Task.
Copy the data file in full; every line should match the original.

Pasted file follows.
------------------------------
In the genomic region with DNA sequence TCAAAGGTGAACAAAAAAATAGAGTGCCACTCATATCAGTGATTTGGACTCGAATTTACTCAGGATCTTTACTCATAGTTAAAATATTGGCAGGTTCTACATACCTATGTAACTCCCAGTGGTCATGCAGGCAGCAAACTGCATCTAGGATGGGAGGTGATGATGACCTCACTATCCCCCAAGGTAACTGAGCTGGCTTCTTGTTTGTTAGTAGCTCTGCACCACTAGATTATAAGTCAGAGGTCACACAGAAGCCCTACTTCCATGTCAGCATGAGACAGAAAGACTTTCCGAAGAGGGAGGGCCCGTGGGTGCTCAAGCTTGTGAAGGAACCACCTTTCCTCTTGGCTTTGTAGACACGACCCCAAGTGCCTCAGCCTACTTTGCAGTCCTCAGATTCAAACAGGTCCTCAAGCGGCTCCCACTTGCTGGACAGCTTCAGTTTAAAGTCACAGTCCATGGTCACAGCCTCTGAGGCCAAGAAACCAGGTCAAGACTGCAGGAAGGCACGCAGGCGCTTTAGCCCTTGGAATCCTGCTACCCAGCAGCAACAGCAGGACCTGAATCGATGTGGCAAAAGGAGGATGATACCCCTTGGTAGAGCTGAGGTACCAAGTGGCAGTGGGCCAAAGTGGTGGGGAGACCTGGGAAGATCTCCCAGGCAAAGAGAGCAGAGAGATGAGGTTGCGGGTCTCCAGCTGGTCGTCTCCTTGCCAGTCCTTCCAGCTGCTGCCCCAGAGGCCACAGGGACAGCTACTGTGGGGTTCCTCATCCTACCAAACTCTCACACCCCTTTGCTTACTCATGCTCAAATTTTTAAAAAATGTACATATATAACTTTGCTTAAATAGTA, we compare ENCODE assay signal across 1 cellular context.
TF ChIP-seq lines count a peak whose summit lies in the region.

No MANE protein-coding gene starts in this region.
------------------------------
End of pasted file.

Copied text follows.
In the genomic region with DNA sequence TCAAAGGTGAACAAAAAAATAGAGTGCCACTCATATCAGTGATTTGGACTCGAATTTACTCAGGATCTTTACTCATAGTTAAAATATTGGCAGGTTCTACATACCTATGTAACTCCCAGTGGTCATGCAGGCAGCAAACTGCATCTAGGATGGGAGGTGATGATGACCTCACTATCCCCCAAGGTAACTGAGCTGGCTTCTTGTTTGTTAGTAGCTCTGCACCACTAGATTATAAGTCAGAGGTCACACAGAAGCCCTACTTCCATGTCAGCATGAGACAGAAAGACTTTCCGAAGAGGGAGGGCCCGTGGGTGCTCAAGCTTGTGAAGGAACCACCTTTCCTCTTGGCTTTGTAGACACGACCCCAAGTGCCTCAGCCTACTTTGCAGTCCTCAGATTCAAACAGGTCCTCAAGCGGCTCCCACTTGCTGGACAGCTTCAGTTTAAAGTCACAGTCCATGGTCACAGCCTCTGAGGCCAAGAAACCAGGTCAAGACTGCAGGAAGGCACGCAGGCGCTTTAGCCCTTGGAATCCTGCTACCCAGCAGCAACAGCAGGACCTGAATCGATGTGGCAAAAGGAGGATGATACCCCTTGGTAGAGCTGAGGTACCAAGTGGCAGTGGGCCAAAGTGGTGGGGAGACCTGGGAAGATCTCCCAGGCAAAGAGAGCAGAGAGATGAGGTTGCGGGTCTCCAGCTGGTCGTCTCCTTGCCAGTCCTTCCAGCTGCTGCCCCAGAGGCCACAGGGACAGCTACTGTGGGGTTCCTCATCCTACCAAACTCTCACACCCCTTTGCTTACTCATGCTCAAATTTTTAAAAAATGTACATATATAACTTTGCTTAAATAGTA, we compare ENCODE assay signal across 1 cellular context.
TF ChIP-seq lines count a peak whose summit lies in the region.

No MANE protein-coding gene starts in this region.